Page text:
“What about fair use?”, you cry. “My blog post is educational!” That’s great, but it’s not quite enough. It’s possible that under the principles of fair use, you would be able to use copyrighted images. Take a look at each and weigh whether you think your use falls under these fair use guidelines from the U. S. Copyright Office:
- Purpose and character of the use, including whether the use is of a commercial nature or is for nonprofit educational purposes;
- Nature of the copyrighted work;
- Amount and substantiality of the portion used in relation to the copyrighted work as a whole;
- Effect of the use upon the potential market for or value of the copyrighted work.
Fair use is kind of vague, so just because you think your work falls under it doesn’t mean that the copyright holder does.
Say that you’ve determined your use of images in your blog post is not quite fair use, so you can’t actually put them in your blog post. What can you do? There are plenty of public domain (that means NOT under copyright) and Creative-Commons licensed images (that means you can use the image, without permission, as long as you attribute the source and link to the license, and maybe a couple of other restrictions if you’re a commercial entity or want to make modifications) out there!
Here are some websites that have these kinds of images:
- Pixabay (public domain)
- Unsplash (copyright-free photos that cannot be compiled to replicate Unsplash’s service but can be used in any other project)
- Wikimedia Public Domain Resources (public domain)
- Creative Commons Search (license-specific)
- Every Stock Photo (license-specific)
- Getty Open Content Images (public domain and images that Getty allows unrestricted use for)
- Morguefile (free for download and re-use in work)
You can also search by Usage Rights on the Advanced Search of Google Images.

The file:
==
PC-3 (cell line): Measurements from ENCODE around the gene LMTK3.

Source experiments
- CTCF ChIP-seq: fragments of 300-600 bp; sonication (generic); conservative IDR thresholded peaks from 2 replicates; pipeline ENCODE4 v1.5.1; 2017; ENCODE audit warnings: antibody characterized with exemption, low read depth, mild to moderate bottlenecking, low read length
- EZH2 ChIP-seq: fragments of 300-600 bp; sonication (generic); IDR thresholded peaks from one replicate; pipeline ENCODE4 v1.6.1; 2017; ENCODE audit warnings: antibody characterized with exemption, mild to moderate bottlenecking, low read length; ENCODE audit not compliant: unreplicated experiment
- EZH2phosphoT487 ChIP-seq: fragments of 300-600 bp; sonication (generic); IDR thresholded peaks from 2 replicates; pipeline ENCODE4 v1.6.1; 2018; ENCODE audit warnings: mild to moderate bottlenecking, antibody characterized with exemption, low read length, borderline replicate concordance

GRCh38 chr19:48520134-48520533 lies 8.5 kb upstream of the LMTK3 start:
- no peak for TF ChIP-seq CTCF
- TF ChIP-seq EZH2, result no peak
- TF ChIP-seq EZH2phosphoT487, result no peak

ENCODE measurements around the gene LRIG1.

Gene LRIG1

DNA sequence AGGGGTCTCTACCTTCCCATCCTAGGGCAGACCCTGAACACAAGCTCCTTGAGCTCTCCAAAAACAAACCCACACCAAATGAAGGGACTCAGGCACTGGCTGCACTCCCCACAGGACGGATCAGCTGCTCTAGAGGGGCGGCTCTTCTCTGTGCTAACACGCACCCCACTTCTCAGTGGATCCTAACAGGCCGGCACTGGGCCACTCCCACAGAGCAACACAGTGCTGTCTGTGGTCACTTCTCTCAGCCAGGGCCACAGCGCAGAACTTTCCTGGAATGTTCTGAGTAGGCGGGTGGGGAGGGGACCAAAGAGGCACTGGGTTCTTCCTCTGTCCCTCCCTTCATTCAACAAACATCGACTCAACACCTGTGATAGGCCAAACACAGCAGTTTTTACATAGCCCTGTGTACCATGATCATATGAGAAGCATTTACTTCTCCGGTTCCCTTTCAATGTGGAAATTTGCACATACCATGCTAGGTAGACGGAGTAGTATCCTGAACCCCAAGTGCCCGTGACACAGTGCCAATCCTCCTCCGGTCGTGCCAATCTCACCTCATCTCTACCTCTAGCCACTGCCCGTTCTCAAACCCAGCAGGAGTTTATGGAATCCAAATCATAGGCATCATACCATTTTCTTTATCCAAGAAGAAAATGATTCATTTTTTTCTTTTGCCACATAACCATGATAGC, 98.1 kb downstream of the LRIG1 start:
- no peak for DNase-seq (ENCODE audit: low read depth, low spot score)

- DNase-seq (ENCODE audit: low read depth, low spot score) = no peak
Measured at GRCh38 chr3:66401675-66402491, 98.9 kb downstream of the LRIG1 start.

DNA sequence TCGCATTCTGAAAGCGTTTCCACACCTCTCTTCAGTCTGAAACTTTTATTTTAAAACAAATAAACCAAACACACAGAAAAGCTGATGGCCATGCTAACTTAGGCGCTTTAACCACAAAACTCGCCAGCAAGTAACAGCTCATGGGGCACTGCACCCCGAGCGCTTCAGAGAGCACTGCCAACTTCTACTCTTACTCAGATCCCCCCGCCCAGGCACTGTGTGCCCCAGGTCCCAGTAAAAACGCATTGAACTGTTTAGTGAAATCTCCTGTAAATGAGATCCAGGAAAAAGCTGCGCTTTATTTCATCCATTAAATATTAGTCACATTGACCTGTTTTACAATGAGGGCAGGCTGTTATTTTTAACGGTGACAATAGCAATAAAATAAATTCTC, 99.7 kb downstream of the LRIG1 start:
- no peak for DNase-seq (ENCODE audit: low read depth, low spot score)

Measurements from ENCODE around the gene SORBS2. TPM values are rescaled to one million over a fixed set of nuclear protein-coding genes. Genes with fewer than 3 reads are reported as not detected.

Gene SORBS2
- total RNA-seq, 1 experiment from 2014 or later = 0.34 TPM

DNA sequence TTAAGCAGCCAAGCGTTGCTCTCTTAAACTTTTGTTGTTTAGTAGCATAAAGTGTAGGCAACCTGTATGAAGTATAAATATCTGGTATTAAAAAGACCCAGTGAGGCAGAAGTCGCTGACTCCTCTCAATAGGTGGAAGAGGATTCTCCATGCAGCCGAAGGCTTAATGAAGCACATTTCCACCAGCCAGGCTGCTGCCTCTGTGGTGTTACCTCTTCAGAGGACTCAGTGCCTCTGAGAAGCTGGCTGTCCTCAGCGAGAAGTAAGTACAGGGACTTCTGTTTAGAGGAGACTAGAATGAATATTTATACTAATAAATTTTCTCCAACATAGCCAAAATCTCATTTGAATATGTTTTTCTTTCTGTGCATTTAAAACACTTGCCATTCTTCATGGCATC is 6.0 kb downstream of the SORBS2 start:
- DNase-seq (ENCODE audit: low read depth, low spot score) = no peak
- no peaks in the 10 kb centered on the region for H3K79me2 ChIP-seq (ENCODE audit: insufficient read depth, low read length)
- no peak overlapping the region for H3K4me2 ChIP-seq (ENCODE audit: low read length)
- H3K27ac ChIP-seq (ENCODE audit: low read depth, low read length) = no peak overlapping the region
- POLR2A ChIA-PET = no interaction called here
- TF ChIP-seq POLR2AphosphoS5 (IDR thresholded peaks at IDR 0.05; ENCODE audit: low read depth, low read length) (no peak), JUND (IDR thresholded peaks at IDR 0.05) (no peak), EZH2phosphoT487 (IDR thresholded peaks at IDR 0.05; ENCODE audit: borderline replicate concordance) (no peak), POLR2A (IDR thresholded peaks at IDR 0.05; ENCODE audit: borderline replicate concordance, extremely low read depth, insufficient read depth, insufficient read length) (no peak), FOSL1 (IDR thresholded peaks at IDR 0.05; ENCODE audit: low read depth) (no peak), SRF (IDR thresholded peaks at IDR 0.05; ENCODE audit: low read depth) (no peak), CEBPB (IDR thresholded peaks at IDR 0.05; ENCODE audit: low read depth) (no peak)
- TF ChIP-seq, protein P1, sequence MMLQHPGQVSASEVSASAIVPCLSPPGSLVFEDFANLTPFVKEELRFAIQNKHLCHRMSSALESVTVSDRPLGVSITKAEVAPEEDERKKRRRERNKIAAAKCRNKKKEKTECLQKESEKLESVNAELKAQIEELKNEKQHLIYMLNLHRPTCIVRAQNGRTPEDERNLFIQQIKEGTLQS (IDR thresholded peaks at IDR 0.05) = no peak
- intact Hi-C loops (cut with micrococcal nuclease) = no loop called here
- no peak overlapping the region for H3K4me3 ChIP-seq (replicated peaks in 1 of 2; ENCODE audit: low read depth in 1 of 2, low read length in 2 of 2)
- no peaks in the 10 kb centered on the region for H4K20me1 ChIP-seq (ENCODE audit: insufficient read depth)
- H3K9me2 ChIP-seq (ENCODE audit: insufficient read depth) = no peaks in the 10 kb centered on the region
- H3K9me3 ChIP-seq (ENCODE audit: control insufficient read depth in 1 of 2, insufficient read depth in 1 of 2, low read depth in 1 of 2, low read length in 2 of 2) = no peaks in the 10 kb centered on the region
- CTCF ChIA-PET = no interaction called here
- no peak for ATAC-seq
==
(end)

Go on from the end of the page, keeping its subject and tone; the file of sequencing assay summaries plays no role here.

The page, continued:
There are so many places to get licensed and (truly) free images, there’s no need to pull copyrighted images off of random websites and possibly get yourself in trouble.
Just a note about this post: I am not a lawyer, and this is not legal advice.
U. S. Copyright Office (n. d.). Copyright in general. Retrieved from https://www.copyright.gov/help/faq/faq-general.html
U. S. Copyright Office (n. d.). More information on fair use. Retrieved from https://www.copyright.gov/fair-use/more-info.html
Contributed by Carrie Levinson, Scholarly Communications Librarian, Midtown
The Lunar New Year, or “Chinese New Year” falls this year on Friday, February 16th, 2018. Traditionally, this holiday marks the beginning of spring and is celebrated throughout the course of a week or longer ending with the Lantern Festival. This year it starts from 2/16 to 3/2, 2018 and it is the year of the dog. Those born under the dog are considered “communicative, serious and responsible in work”. During the holiday families clean their homes and gather for festive meals and revelry. Learn more about Spring Festival traditions by reading another of our blog posts in Celebrating the Lunar New Year.
As a Long Island native, it is an honor to work for Touro College School of Health Sciences in Bay Shore NY. Being afforded the opportunity to interact with all of the aspiring professionals and assist them in their research as a librarian fills me with joy.
I became interested in the field of Library and Information Science when I returned to Stony Brook University to earn my Bachelors of Arts in Humanities as an adult student. I learned that I love information and assisting others in locating their own resources. As an undergraduate student, I was allowed to take two graduate level courses in Library Science and these cemented my love of the field and strengthened my resolve to continue my education. Attending Queens College in Flushing I earned my Masters of Library Science.
On the 8th of January 2018, the Association for Jewish Libraries’ New York chapter, NYMA (AJL-NYMA), held its annual Reference Workshop on the Vilna Discovery of lost Jewish documents at the YIVO Institute for Jewish Research.
As a Judaica Librarian I have been attending these workshops for years, but this one was special. It was the first one I helped put together as Reference Workshop Co-coordinator for AJL-NYMA. I accepted the position shortly after the AJL annual conference last year and naturally had no idea what I was going to do or how to do it! Continue reading
If I had a nickel for every time a student walked into the Midtown library expecting to buy a textbook, I’d have a pocketful of change. Why do they come to this place, where shelves are lined with so many books, yet I cannot sell them a single one? Doesn’t that sound like a bibliophile’s bad riddle? (OK. Here’s one. What do you get when a librarian tosses a billion books into the ocean? …A title wave!) No seriously, where is the bookstore? Continue reading